12 January 2020

Beautiful natural shores of St. John's Island are alive!

A short boat ride from the Central Business District on the main island of Singapore, are the amazing living shores of St John's Island!
Living shores of St John's Island
The shores seem livelier than our last survey in Mar 2019! Corals, seagrasses and marine critters are doing better! The grandmother Nyireh laut tree is still alive and the beautiful coastal forest there looks fine. We also avoided stepping on a stonefish and death by lightning.

Although most of St John's eastern shoreline has been reclaimed or have artificial seawalls, the northern tip remains untouched. Here's a brief clip of the views on this lovely natural shore.
Living shores of St John's Island
There have always not been many corals on this shore. But today, I came across a good variety of common corals and most were in good health.
Living shores of St John's Island
The most abundant were large Pore corals, and many small colonies of Anemone corals with scattered colonies of Merulinid corals of various kinds. I sense this is much better than what we saw on our last survey in Mar 2019.
I also saw many small to medium sized Leathery soft corals of various kinds. I saw a small Leathery sea fan, while the rest of the team saw a much bigger one.
Today, I saw many more Magnificent anemones on this shore than I have before in the past. I also saw Giant carpet anemones, Frilly anemones and in the sandy lagoons, Haddon's carpet anemones with shrimps.
I also saw a variety of sponges and other common cnidarians like corallimorphs and zoanthids.
In the sandy lagoon, Kok Sheng spotted the Forskal's sidegill slug in the ascidian-infested seagrass patches. I also saw a few large Cake sand dollars and some Common sea stars. Jianlin found a small green Knobbly sea star and Kok Sheng found a Tiny seven-armed sea star. The rest of the team also saw many more nudibranchs and slugs of various kinds.
I made the pilgrimage past the tip of the northern shore. To pay my respects to the grandmother Nyireh laut tree. She is still very much alive! The last time I saw her was in Dec 2016.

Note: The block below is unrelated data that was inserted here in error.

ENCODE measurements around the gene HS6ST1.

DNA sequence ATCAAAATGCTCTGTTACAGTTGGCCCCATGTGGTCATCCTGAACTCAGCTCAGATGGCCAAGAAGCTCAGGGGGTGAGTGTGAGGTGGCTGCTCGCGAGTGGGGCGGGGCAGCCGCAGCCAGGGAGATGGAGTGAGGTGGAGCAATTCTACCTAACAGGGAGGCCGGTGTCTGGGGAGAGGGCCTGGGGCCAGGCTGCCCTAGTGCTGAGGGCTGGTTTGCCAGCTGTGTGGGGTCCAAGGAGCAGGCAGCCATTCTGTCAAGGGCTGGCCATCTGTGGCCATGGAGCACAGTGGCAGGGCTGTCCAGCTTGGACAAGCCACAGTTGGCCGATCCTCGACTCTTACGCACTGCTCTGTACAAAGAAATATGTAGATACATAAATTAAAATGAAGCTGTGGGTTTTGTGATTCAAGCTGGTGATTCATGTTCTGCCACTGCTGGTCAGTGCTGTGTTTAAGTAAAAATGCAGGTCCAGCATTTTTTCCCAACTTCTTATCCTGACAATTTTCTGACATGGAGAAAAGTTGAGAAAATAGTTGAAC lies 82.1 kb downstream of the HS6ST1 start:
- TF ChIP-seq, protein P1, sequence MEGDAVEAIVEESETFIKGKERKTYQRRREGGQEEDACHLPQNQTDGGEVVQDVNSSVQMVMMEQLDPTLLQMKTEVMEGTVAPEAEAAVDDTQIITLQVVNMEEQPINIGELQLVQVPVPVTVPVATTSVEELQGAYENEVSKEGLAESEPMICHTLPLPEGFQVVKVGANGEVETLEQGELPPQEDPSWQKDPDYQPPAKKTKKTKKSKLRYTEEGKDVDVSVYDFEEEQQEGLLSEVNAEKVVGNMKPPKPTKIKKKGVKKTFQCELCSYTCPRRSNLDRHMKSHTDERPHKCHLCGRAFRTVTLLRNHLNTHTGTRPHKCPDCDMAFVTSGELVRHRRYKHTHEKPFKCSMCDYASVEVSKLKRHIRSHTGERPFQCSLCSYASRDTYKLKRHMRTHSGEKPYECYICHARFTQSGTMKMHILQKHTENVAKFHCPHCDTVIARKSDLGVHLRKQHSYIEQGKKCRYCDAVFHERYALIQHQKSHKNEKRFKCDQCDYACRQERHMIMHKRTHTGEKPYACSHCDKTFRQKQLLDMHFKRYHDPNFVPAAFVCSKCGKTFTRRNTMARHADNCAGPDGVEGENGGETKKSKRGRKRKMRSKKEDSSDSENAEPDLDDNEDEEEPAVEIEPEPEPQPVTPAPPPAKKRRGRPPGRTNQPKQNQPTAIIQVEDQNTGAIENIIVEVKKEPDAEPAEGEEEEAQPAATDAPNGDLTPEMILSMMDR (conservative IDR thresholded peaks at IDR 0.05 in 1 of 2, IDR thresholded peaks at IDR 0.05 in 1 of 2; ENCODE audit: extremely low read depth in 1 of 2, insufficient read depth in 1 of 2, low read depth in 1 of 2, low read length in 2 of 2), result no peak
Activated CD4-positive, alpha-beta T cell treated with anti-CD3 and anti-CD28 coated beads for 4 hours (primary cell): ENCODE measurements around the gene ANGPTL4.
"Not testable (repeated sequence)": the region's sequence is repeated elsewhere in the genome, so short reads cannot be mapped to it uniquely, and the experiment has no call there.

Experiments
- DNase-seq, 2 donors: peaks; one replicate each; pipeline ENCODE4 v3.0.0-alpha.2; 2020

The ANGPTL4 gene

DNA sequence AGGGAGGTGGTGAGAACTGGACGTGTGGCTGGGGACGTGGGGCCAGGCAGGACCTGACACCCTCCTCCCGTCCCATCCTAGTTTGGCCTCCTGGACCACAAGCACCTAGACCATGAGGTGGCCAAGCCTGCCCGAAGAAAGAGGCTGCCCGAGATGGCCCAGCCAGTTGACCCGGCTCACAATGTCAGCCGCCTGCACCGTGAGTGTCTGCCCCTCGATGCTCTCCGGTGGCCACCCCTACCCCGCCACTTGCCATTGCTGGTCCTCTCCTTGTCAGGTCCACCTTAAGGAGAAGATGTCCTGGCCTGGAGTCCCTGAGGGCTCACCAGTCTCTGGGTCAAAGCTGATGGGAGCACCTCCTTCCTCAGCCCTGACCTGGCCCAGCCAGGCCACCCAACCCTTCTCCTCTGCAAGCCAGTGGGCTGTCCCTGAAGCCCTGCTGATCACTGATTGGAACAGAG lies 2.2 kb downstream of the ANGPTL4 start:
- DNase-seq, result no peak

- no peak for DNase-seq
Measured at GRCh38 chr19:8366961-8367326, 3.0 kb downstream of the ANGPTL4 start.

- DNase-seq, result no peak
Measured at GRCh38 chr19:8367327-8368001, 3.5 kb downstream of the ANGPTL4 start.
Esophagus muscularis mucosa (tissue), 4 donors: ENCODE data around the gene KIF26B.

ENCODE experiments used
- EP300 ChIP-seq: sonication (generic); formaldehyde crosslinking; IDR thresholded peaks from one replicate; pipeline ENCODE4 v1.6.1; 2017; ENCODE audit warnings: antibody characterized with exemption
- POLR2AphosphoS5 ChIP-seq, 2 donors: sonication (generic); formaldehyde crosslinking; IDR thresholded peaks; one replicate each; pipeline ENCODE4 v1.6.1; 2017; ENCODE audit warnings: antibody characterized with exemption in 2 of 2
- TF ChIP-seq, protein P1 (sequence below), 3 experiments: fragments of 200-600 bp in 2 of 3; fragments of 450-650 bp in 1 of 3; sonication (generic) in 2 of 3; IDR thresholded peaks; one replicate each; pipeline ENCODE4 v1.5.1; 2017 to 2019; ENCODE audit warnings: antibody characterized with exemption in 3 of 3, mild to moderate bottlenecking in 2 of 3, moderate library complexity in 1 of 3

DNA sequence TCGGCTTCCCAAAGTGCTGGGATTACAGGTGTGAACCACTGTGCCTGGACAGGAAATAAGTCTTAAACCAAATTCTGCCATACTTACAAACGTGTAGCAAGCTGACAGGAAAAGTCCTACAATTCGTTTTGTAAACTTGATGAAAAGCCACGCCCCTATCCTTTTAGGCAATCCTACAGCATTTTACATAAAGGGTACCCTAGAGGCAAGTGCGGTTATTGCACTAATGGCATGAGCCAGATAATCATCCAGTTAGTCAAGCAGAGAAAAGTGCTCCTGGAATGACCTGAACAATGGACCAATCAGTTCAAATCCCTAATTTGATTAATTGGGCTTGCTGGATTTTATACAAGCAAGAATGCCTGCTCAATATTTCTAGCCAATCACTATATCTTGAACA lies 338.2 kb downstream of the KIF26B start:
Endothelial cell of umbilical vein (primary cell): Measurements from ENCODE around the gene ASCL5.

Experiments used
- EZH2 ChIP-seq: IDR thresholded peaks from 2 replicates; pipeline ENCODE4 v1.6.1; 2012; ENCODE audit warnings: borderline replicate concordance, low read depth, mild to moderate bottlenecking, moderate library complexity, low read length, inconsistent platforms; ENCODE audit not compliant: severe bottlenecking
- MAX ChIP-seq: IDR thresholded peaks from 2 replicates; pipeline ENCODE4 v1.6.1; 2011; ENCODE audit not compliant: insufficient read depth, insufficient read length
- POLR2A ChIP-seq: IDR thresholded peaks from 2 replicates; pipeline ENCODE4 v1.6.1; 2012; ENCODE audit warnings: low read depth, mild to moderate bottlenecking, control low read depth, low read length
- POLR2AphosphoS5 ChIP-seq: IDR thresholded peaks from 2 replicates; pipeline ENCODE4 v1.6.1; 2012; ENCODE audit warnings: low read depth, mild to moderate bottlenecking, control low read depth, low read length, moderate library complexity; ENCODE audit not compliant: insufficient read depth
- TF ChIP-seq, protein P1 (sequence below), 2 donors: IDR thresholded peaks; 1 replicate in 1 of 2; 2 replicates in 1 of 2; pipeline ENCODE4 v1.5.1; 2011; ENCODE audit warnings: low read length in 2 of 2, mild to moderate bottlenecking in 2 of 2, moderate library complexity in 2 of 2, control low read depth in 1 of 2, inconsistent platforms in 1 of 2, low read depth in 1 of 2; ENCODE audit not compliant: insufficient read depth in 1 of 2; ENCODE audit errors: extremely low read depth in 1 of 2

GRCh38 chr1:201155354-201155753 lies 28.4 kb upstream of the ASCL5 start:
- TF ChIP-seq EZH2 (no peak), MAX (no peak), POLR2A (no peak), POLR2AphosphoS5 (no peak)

Nyireh laut (Xylocarpus rumphii)
The two daughter trees next to grandma are still alright. But one dead tree nearby looks like a Nyireh laut that didn't survive what looks like a tree fall from the cliffside.
I love this shore mainly for the beautiful natural coastal forest that still grows here. There are not too many of these left in Singapore.
Living shores of St John's Island
Some interesting plants seen in this beautiful coastal forest include: Chengam and Seashore pandan - both flowering, and a garland of what looks like Raffles pitcher plant.
There are also some stunning natural rock formations here.
Living coastal forest of St John's Island
This western shore of St John's Island is part of the Sisters Islands Marine Park!
Sisters Islands from St John's Island
It was great to see many small clumps of Tape seagrass, most with fresh green and moderately long leaf blades. There were also sprinkles of Spoons seagrass (with small leaves) all over the shores.
A bloom of golden Sargassum seaweed is normal for this time of the year. I noticed, there was also a bloom of Beehoon green seaweed (Chaetomorpha). This made it hard to safely survey the reef edge.
Bloom of Sargassum, Bryopsis and Chaetomorpha
Everywhere on the mid-shore, there was also a bloom of Hairy green seaweed (Bryopsis).
Bloom of Bryopsis sp.
Vincent spotted a Hollow-cheeked stonefish! Which Kok Sheng and I totally missed walking past the same route.

The wet weather missed us until after sunset, when the lightning hit pretty close to shore. Fortunately, by that time, we were already safely under shelter. It was a relief not to see any fish traps on the shore. I hope this shore continues to do well until our next survey.

St John's Island in the Singapore Blue Plan

The Singapore Blue Plan 2018 highlights the importance of St John's Island to our marine biodiversity.

The cluster of Kusu, Lazarus and St. John's Islands has been recommended by the Singapore Blue Plan 2018 for elevated protection status. The Blue Plan highlights that Lazarus, St. John’s, and Kusu Islands are established sites for coral nurseries as their shoreline offers ideal sheltered areas for growth of corals. Designating these islands as No-fishing Areas can bolster their rehabilitation.

Protecting a larger cluster of islands means zonation plans for use can be implemented to manage tourism and human impacts.

DOWNLOAD the Plan, SUPPORT the Plan! More on the Singapore Blue Plan 2018 site.

Photos by others on this trip

Loh Kok Sheng

Jianlin Liu

Marcus Ng

Liz Lim

Vincent Choo

Kelvin Yong

Joleen Chan

Victor Toh


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